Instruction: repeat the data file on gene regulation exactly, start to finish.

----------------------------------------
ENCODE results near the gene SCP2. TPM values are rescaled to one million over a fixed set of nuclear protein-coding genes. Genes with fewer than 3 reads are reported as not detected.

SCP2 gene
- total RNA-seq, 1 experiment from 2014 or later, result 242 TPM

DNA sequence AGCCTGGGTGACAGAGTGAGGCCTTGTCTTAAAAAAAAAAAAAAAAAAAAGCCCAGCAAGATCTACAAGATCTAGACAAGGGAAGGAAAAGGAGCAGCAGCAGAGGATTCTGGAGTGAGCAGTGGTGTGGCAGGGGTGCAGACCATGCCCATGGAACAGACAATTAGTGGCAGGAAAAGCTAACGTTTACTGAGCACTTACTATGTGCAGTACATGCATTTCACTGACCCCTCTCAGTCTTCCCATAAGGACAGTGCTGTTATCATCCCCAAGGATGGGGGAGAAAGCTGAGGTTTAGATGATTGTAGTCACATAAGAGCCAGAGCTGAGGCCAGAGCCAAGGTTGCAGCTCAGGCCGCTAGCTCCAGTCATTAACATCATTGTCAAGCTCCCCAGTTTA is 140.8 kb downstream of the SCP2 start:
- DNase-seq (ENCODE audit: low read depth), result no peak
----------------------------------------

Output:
ENCODE results near the gene SCP2. TPM values are rescaled to one million over a fixed set of nuclear protein-coding genes. Genes with fewer than 3 reads are reported as not detected.

SCP2 gene
- total RNA-seq, 1 experiment from 2014 or later, result 242 TPM

DNA sequence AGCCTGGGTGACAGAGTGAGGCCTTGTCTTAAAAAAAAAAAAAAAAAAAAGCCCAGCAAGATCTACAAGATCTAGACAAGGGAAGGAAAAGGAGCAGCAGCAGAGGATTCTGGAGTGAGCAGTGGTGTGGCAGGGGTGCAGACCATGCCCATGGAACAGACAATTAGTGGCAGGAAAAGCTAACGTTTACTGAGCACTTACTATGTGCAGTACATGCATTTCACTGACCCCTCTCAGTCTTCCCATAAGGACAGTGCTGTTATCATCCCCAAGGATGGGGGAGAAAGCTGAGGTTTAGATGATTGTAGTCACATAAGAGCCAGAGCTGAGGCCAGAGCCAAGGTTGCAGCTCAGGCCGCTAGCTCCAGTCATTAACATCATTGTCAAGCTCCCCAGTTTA is 140.8 kb downstream of the SCP2 start:
- DNase-seq (ENCODE audit: low read depth), result no peak